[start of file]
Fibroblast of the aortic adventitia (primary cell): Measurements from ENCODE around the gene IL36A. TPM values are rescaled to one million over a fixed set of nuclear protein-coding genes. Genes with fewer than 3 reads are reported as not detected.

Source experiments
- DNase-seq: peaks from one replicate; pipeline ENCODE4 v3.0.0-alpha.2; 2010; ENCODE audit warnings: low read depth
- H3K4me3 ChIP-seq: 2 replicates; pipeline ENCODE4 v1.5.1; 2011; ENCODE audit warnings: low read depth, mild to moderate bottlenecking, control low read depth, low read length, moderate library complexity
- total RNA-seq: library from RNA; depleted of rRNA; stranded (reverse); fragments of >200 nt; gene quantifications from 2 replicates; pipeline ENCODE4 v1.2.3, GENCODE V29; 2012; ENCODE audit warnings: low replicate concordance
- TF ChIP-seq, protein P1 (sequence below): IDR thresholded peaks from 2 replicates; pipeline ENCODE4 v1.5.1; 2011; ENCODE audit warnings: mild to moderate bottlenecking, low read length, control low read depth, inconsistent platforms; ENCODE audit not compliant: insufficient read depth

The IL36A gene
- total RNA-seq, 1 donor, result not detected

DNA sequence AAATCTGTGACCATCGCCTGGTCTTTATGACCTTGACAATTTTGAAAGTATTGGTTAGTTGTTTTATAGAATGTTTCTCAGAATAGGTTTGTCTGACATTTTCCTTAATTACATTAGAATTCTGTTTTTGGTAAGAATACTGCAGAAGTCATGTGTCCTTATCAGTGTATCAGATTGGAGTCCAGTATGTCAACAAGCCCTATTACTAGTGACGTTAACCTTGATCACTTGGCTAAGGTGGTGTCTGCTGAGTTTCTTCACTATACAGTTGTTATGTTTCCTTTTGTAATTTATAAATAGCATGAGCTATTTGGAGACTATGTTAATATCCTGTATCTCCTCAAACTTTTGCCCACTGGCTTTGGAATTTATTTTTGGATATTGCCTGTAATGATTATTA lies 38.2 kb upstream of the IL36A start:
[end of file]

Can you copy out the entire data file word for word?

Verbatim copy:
Fibroblast of the aortic adventitia (primary cell): Measurements from ENCODE around the gene IL36A. TPM values are rescaled to one million over a fixed set of nuclear protein-coding genes. Genes with fewer than 3 reads are reported as not detected.

Source experiments
- DNase-seq: peaks from one replicate; pipeline ENCODE4 v3.0.0-alpha.2; 2010; ENCODE audit warnings: low read depth
- H3K4me3 ChIP-seq: 2 replicates; pipeline ENCODE4 v1.5.1; 2011; ENCODE audit warnings: low read depth, mild to moderate bottlenecking, control low read depth, low read length, moderate library complexity
- total RNA-seq: library from RNA; depleted of rRNA; stranded (reverse); fragments of >200 nt; gene quantifications from 2 replicates; pipeline ENCODE4 v1.2.3, GENCODE V29; 2012; ENCODE audit warnings: low replicate concordance
- TF ChIP-seq, protein P1 (sequence below): IDR thresholded peaks from 2 replicates; pipeline ENCODE4 v1.5.1; 2011; ENCODE audit warnings: mild to moderate bottlenecking, low read length, control low read depth, inconsistent platforms; ENCODE audit not compliant: insufficient read depth

The IL36A gene
- total RNA-seq, 1 donor, result not detected

DNA sequence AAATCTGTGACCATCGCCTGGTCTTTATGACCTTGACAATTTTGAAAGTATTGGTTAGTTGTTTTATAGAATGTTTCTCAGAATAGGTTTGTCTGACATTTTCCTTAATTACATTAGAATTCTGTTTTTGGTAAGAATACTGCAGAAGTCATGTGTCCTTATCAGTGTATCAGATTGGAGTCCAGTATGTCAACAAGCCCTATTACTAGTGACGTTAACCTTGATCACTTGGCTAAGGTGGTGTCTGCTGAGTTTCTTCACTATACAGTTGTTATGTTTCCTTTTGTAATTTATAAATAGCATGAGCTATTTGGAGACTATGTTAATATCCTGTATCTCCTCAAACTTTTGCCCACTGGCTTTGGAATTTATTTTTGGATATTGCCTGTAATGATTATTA lies 38.2 kb upstream of the IL36A start: